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I know the Caratheodory's theorem states that if a point $x$ lies in the convex hull $Conv(P)$ on a set $P \subset R^{d}$, then $x$ can be written as the convex combination of at most $d + 1$ points in $P$, or more sharply the convex combination of $d + 1$ extremal points in $P$. Here is a short proof.

However, do we have conclusions of how we can pick points $\{ p_{1},\dots, p_{n} \}$ from $P$ such that any $p \in conv(P)$ can be written as a convex combination of points in $\{ p_{1},\dots,p_{n} \}$?

If an explicit way of picking these points is too general of a question, are there any bounds on how many points we need to pick?

Note this is different from Caratheodory's theorem, as we are choosing the points in the first place instead of claiming that any point can be written as convex combination of some points. Similarly, this also applies to the conic hull.

Of course, considering all extremal points would work, but this is too loose of a bound. If I have a hyperectangle in $\mathbb{R}^{n}$, there are total of $2^{n}$ extremal points, but I think we can just pick $n+1$ point such that any points in the conic hull of this rectangle can be written as the conic combinations of these points. This is what I thought, not completely confident that it's true

I know for shapes like a sphere this might be impossible, a more specific question would be to consider a $P$ that only contains finitely many points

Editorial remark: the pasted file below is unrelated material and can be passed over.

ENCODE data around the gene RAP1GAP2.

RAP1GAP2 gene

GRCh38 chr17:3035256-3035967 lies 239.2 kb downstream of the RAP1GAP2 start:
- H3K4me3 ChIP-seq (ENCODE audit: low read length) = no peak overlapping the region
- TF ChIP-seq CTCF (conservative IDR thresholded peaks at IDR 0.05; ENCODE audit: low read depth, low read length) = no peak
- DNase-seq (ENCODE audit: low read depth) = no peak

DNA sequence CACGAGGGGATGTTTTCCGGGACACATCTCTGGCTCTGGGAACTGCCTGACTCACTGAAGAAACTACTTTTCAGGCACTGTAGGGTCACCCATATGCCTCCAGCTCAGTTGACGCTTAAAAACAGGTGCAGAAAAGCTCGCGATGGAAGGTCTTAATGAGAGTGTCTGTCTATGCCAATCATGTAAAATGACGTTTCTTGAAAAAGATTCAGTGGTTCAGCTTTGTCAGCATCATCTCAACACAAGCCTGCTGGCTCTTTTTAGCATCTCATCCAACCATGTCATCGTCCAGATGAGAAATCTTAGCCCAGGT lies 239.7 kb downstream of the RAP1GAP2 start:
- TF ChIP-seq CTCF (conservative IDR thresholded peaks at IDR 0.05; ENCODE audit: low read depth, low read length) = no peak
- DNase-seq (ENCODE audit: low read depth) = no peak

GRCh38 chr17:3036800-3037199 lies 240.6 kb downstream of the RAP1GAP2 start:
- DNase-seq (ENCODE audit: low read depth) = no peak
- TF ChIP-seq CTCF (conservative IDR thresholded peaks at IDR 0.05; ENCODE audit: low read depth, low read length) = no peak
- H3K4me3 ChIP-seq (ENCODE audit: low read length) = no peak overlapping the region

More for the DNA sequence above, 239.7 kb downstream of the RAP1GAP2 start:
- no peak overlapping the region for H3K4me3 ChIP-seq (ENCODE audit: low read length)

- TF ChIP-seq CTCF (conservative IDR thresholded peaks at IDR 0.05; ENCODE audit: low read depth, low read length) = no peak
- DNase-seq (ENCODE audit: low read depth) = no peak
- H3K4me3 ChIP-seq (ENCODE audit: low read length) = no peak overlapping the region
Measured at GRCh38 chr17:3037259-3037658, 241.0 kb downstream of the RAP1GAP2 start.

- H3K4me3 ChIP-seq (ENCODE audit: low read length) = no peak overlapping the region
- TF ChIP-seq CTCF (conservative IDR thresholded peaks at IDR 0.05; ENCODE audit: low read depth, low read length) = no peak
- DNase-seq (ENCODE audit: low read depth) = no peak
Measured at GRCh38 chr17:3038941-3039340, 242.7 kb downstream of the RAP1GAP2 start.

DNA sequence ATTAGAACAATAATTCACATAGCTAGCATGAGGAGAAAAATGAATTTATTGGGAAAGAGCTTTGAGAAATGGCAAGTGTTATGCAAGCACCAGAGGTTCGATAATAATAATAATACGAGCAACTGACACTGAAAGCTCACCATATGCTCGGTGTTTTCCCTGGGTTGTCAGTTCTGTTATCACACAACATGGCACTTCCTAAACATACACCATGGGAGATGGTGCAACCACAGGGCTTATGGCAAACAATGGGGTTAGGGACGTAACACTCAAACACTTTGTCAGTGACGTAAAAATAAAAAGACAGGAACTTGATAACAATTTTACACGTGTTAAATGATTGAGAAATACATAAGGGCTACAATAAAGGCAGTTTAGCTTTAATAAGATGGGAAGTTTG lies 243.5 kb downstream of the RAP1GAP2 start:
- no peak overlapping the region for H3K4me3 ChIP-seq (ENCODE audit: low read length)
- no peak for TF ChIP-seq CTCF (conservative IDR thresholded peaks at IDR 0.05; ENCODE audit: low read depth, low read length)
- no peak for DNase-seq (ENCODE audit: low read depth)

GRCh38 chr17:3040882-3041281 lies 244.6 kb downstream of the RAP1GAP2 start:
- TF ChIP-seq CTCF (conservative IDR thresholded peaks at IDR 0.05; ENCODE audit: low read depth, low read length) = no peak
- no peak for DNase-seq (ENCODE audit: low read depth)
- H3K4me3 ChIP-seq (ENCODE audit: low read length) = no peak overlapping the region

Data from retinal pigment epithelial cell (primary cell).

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Let $P$ consist of $n+2$ or more points in $\mathbb R^n$ that are extreme points of a convex set (e.g. any $n+2$ points on a circle). By definition, none is a convex combination of the others. So if you pick any $n+1$ points of $P$, their convex combinations don't include the points you didn't pick.

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  • $\begingroup$ Thank you. But what about conic combinations? $\endgroup$ Commented Oct 17, 2023 at 3:27
  • $\begingroup$ If $n \ge 3$, take a hyperplane that doesn't pass through the origin. A point on that hyperplane is a conic combination of other points on the hyperplane if and only if it is a convex combination of them. $\endgroup$ Commented Oct 17, 2023 at 4:39

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